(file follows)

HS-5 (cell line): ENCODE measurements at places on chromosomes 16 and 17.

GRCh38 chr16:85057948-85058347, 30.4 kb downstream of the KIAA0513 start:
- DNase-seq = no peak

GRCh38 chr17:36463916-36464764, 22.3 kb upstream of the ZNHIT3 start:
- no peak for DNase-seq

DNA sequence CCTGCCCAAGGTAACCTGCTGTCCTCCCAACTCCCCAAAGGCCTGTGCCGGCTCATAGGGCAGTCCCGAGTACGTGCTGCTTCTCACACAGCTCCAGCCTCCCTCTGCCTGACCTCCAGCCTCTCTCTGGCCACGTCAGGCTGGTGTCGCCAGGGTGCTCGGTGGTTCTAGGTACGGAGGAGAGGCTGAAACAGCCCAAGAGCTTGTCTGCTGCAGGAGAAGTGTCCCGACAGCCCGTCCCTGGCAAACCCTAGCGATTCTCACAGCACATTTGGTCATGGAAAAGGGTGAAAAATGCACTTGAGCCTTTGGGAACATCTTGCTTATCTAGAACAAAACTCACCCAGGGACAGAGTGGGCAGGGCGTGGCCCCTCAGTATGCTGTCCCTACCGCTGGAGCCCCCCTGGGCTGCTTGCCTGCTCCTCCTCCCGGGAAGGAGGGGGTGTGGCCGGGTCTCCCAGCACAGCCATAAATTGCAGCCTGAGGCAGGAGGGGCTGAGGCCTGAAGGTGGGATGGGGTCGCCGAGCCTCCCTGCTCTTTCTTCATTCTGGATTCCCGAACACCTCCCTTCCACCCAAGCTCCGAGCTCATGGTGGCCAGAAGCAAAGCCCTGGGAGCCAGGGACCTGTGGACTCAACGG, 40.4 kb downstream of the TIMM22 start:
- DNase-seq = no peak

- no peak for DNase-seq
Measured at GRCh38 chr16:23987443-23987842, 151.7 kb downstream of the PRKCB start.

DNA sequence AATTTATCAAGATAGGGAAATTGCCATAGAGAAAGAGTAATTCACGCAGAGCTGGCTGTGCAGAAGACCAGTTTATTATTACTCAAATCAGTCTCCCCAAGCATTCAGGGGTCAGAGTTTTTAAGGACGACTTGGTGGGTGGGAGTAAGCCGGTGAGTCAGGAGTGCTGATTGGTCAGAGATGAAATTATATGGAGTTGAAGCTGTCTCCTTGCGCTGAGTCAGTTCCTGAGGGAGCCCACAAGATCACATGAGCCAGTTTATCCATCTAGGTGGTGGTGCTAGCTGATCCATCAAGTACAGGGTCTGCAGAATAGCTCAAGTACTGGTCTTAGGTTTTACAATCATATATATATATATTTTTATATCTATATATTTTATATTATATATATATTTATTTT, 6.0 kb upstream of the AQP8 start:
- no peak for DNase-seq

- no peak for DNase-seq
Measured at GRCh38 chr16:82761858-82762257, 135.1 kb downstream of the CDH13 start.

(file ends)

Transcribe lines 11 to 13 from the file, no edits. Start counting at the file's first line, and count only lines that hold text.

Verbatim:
- no peak for DNase-seq

- no peak for DNase-seq
Measured at GRCh38 chr16:82761858-82762257, 135.1 kb downstream of the CDH13 start.